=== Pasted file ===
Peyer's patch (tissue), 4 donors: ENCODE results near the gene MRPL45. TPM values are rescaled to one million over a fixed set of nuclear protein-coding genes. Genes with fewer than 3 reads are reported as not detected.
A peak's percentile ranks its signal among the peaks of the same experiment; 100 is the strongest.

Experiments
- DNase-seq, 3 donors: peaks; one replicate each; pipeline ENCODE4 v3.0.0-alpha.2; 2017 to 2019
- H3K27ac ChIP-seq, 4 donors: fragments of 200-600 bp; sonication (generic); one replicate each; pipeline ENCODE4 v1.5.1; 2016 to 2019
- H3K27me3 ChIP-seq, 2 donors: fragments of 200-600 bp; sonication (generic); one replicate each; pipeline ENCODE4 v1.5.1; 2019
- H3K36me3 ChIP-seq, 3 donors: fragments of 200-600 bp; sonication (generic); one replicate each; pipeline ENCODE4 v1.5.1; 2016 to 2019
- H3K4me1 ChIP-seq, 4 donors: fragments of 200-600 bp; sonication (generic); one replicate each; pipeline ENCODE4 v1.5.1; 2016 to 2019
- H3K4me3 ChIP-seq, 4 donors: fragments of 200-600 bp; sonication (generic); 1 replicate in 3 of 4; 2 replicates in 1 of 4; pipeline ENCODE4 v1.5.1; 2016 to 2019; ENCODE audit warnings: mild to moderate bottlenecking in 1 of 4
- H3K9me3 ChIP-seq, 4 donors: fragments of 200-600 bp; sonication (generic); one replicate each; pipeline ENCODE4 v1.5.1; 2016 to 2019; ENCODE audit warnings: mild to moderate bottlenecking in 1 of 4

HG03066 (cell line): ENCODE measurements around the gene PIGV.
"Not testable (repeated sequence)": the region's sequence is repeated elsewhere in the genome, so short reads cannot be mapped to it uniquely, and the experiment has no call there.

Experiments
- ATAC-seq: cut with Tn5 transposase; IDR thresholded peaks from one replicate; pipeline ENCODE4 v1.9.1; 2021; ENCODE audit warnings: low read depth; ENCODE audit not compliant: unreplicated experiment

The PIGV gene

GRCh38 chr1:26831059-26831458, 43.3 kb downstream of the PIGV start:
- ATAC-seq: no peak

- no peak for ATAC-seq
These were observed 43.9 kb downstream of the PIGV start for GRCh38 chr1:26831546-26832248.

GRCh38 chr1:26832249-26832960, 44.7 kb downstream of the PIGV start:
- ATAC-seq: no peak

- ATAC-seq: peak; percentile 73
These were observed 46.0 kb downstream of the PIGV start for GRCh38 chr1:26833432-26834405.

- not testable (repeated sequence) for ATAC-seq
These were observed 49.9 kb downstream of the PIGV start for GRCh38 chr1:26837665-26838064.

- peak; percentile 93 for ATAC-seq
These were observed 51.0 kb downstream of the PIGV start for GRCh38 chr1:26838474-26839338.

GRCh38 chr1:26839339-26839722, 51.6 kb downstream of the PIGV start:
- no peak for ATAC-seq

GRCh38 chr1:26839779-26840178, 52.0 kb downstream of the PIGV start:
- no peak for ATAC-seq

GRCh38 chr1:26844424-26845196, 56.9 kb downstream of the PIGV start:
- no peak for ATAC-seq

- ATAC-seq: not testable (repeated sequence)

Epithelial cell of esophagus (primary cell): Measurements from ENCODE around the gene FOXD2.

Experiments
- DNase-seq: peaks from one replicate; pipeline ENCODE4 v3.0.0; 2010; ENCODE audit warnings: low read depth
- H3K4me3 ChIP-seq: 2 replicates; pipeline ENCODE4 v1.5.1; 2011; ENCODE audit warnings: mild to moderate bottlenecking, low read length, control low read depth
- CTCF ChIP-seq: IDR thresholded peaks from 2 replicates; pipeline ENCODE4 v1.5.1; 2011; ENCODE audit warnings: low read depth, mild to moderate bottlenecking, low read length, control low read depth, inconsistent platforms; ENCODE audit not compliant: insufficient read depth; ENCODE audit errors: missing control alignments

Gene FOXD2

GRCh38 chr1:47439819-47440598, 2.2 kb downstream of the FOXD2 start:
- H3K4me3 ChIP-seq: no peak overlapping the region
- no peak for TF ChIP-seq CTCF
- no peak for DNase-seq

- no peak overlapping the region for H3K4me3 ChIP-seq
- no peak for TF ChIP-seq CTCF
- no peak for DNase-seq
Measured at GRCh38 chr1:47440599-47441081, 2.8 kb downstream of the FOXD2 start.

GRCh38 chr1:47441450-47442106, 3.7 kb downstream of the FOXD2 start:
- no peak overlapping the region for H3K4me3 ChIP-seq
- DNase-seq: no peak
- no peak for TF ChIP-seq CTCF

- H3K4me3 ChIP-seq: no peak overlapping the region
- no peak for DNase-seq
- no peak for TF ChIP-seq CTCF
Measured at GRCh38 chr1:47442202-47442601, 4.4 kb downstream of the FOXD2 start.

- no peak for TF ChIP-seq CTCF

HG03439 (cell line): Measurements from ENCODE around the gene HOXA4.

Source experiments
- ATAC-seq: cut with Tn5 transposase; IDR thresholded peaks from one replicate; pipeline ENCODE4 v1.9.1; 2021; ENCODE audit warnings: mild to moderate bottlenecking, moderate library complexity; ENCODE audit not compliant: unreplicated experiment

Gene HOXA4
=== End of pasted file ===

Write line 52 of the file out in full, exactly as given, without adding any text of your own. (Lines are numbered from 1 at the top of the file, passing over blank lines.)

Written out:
- no peak for TF ChIP-seq CTCF